As this article was written for an English-speaking Korean audience, or for resident foreigners in Korea, there was one angle that is not mentioned in the story that would have been helpful for a foreign reader. Is gambling, smoking and drinking problematic for Jogye Order monks? One can deduce that this is so, but it isn’t spelled out in full.
This is not a problem for a Korean newspaper as the answer would likely be self-evident in a Korean context. However, this issue leads me to a deeper journalistic issue. It begins with the question as to whether there are universal human norms of moral conduct. Couched in journalistic terms — should a reporter assume that an action that is regarded as bad behavior in the West be labeled a bad behavior when it occurs in the non-Western world? In the Christian, or post-Christian, or Jude0-Christian West hypocrisy is regarded as sinful, or bad conduct. Can we assume that this is so in non-Western cultures?
In this particular case, the Western conception of bad behavior is in line with the Buddhist, both have clearly defined standards of ethical conduct. In the Simile of the Cloth, the Buddha lists the sixteen defilements of the mind of which number 9, maya, is hypocrisy:
1. Thus have I heard. Once the Blessed One was staying at Savatthi, in Jeta’s Grove, Anathapindika’s monastery. There he addressed the monks thus: “Monks.” — “Venerable sir,” they replied. The Blessed One said this:
2. “Monks, suppose a cloth were stained and dirty, and a dyer dipped it in some dye or other, whether blue or yellow or red or pink, it would take the dye badly and be impure in color. And why is that? Because the cloth was not clean. So too, monks, when the mind is defiled, an unhappy destination [in a future existence] may be expected.
“Monks, suppose a cloth were clean and bright, and a dyer dipped it in some dye or other, whether blue or yellow or red or pink, it would take the dye well and be pure in color. And why is that? Because the cloth was clean. So too, monks, when the mind is undefiled, a happy destination [in a future existence] may be expected.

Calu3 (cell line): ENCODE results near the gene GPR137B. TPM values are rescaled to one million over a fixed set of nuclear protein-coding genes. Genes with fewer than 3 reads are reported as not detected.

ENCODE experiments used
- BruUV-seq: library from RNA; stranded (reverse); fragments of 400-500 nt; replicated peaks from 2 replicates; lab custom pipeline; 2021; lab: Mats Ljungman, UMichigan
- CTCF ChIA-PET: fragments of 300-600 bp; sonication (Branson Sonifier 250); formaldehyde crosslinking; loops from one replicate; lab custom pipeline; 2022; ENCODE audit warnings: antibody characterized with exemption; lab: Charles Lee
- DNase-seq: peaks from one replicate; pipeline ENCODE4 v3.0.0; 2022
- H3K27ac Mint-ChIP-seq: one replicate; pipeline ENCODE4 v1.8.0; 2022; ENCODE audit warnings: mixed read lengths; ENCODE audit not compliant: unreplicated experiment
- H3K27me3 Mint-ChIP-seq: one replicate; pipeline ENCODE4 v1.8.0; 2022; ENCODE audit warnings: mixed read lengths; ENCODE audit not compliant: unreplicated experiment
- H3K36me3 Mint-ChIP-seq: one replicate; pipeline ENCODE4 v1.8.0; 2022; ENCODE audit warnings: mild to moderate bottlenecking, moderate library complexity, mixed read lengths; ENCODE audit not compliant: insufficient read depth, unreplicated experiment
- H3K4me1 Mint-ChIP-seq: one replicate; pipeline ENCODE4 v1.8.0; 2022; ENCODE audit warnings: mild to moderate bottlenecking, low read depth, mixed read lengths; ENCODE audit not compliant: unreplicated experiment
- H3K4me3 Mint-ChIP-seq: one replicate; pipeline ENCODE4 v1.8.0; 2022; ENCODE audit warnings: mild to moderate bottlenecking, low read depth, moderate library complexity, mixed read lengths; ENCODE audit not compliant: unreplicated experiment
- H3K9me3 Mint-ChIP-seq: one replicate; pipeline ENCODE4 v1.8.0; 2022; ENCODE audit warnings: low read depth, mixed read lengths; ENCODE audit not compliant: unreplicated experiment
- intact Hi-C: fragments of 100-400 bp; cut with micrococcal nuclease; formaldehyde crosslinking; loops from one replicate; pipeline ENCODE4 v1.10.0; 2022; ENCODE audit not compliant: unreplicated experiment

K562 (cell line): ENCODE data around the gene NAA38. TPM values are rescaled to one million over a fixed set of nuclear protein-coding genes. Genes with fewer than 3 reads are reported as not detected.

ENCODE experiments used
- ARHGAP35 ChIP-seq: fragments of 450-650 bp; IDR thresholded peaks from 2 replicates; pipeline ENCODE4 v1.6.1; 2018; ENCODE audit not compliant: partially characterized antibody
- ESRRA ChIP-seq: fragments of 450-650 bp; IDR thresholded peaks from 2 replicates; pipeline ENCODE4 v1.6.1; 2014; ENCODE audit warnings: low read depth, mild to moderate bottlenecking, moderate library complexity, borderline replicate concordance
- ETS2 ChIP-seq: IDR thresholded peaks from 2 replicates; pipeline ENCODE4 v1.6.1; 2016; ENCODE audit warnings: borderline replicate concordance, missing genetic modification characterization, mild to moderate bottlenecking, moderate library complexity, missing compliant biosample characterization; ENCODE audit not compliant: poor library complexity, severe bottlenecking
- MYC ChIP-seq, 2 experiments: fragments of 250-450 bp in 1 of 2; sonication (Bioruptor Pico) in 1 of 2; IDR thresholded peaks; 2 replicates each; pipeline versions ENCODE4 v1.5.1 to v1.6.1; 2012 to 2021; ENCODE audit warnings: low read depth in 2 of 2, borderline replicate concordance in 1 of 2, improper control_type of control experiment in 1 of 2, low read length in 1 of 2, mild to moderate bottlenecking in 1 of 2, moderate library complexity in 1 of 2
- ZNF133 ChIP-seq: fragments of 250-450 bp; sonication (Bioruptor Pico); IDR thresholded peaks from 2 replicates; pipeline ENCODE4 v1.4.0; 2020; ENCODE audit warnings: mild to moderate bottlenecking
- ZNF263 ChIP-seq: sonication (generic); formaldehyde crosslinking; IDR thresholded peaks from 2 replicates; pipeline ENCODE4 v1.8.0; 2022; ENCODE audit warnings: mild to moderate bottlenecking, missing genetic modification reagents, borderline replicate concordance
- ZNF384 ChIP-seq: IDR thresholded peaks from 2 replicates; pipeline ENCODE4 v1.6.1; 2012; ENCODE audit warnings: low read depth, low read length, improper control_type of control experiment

3. “And what, monks, are the defilements of the mind? (1) Covetousness and unrighteous greed are a defilement of the mind; (2) ill will is a defilement of the mind; (3) anger is a defilement of the mind; (4) hostility…(5) denigration…(6) domineering…(7) envy…(8) jealousy…(9) hypocrisy…(10) fraud…(11) obstinacy…(12) presumption…(13) conceit…(14) arrogance…(15) vanity…(16) negligence is a defilement of the mind.
4. “Knowing, monks, covetousness and unrighteous greed to be a defilement of the mind, the monk abandons them …
There are hypocritical Buddhists just as there are hypocritical Christians, but the way this hypocrisy works itself out has different theological connotations. Shallow Buddhists have not renounced their selfish desires. Shallow Christians have not surrendered their lives to Christ’s authority.
While Western and Buddhist ethical standards matched up in this instance, they do not always do so — nor do the ethical constructs of other thought or religious systems always line up with Christian or Jewish moral teachings. If a reporter does not address this issue, is he not guilty of some form of imperialistic thinking? Is he not saying “the world operates according to my culture’s norms and shall be judged by my standards”?
In writing a story of less than 500 words a reporter is not given the opportunity to speculate on the nature of truth. Should he not then have a line in a story that states why a particular behavior offends in non-Western cultures? Or, is this stating the obvious? Or, are there non-negotiable moral norms that are present through out humanity?
What say you GetReligion readers? What is truth and where can it be found?